It’s an ad you’ve got to pay for anyway, why not put something in it that’s good? You are going to attract more people—“SINGLE BLACK FEMALE seeks male companionship, ethnicity unimportant. I'm very good looking and LOVE to play. I love long walks in the woods, riding in your pickup truck, hunting, camping and fishing trips, cozy winter nights lying by the fire. Candlelight dinners will have me eating out of your hand. I'll be at the front door when you get home from work wearing only what nature gave me. Love and respect for animals a must. Call (404) 875-6420 and ask for Daisy.”

Homemade Happiness
Those people of the community living in assisted-living facilities have long benefited from the love, care and attention of interaction with animals. The problem this audience faces, though, is choosing not to adopt or foster a pet for fear of dying before the pet does, resulting in abandonment. You should find out the policy at the facility.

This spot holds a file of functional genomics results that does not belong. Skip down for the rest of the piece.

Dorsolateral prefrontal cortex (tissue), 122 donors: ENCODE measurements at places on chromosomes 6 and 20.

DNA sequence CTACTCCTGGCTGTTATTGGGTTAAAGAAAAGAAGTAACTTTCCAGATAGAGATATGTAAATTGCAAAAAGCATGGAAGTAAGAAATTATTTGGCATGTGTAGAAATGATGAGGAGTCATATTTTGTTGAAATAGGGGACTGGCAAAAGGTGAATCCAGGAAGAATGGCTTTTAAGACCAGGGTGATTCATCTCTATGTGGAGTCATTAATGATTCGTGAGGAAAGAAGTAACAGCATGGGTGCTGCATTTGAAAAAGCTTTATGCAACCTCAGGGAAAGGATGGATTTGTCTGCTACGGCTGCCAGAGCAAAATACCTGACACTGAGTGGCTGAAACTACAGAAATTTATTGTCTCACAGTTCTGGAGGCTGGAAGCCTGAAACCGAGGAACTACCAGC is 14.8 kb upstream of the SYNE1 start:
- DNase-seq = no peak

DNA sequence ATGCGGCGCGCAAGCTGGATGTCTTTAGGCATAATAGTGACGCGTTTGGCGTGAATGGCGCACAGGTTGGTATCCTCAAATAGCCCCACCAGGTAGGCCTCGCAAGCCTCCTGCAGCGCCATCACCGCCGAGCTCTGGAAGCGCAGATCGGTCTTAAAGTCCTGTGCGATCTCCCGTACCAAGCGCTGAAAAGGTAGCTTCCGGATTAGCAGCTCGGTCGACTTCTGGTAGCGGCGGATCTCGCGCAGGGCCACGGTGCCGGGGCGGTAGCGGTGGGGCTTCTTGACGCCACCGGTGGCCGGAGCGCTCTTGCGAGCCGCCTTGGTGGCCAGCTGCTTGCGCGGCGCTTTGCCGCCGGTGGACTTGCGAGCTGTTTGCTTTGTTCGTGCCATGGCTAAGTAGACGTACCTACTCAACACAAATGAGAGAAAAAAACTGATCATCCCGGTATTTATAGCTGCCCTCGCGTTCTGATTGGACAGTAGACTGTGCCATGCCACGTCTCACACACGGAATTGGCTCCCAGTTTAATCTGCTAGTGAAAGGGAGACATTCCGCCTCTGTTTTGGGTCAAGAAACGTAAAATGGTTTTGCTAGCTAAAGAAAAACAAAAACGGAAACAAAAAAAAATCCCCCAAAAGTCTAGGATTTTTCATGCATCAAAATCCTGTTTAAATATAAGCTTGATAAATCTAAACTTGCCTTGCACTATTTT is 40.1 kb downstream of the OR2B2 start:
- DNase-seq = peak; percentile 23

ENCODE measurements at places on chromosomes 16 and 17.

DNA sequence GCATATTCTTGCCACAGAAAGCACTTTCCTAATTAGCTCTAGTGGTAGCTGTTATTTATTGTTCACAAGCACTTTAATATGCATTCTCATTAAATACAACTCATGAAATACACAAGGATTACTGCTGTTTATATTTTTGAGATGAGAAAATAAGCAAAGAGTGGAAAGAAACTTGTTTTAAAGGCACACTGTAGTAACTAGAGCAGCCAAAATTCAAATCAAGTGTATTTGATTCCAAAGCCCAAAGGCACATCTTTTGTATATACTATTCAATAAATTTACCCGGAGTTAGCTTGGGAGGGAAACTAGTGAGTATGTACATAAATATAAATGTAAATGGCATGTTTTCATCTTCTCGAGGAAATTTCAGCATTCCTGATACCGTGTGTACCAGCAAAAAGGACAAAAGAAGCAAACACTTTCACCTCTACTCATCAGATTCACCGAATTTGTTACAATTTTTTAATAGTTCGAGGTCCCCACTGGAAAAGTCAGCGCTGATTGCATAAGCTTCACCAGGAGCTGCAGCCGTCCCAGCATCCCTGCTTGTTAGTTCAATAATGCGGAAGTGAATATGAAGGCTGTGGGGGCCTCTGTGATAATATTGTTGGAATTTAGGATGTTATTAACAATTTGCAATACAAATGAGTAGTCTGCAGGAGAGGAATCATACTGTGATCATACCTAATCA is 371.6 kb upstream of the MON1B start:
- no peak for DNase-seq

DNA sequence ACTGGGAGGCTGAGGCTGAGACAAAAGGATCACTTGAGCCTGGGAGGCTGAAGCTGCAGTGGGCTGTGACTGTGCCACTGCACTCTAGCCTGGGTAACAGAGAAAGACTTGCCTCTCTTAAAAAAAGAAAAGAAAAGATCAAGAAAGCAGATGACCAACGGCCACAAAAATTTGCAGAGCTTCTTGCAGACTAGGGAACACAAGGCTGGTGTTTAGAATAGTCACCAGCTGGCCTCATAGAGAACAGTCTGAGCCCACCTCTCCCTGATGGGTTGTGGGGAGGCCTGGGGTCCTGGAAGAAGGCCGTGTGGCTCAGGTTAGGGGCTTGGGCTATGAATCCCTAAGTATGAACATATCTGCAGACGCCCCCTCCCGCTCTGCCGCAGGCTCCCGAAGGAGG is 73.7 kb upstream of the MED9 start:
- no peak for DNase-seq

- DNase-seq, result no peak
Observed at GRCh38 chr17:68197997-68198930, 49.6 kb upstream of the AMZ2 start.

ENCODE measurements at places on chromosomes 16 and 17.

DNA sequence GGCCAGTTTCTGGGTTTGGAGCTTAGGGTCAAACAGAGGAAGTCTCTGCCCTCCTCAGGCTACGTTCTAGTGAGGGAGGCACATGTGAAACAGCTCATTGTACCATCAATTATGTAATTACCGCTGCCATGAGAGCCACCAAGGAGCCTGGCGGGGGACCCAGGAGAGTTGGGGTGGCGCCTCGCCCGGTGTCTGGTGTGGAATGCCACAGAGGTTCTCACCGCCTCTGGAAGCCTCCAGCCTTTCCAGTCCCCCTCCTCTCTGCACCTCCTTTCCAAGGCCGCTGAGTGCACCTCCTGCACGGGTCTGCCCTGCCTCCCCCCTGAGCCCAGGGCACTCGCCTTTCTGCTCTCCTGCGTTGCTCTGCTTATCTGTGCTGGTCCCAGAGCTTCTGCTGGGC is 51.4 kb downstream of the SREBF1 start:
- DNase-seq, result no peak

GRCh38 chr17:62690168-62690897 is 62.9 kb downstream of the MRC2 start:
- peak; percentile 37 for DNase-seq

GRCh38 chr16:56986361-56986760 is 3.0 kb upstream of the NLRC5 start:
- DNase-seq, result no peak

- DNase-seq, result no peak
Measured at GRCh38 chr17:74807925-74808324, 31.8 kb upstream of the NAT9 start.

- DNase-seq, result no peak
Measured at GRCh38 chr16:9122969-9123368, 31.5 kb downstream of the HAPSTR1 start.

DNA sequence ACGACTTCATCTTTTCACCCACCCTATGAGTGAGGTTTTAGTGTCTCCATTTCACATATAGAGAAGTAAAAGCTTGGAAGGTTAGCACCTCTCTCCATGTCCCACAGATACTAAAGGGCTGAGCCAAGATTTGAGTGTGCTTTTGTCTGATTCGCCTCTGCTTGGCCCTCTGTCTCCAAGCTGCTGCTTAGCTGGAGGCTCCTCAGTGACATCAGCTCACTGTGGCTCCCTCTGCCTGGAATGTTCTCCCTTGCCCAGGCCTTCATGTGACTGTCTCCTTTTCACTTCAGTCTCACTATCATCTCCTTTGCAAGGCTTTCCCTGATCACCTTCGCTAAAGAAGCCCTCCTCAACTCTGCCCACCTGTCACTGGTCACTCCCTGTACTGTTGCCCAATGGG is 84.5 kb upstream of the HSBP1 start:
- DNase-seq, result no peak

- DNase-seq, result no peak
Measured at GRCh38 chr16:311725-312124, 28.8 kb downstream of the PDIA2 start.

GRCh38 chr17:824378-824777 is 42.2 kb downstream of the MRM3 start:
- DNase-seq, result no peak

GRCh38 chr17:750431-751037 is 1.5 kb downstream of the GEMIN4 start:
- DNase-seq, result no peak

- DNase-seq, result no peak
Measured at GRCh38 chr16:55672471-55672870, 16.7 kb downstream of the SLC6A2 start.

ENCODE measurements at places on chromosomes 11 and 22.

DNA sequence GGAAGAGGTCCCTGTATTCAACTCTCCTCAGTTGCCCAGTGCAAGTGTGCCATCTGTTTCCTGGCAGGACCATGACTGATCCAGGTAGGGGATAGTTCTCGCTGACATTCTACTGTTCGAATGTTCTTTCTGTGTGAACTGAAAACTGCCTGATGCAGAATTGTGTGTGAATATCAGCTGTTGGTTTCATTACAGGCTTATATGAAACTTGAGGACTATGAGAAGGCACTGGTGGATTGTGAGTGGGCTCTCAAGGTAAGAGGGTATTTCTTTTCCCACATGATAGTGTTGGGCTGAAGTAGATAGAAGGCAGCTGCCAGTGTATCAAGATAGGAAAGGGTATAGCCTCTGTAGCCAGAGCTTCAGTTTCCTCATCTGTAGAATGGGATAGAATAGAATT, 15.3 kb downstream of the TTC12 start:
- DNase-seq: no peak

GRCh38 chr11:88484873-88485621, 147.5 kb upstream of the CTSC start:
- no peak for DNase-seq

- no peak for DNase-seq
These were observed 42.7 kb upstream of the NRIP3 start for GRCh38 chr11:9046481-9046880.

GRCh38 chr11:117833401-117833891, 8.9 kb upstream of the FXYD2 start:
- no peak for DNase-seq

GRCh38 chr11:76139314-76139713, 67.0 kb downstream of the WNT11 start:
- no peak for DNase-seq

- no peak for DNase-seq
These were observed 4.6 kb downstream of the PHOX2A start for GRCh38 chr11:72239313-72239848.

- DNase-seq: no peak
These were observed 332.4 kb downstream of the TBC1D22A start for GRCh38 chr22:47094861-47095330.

Benefits of Creative Promotions
The following tactics should be carried out at every event where your organization mans an information booth and/or promotes an event:
• With participant consent, create a list of contacts with name and email address to send out e-newsletter
• Utilizing word of mouth by inviting past and/or current pet foster parents to events to share their stories
• Create and post posters (with photos and stories) of happy foster families and animals who are seeking a forever-home)
• Provide surveys for event attendees to fill out concerning how they feel about pet fostering, adopting an the event, to gain valuable feedback


Key Resources

No More Homeless Pets Forum
Each week, this forum offers a meeting place and practical advice for people involved in humane and no-kill No More Homeless Pets efforts.

No More Homeless Pets Forum Archives
Includes transcripts of past forums such as community outreach, marketing and more.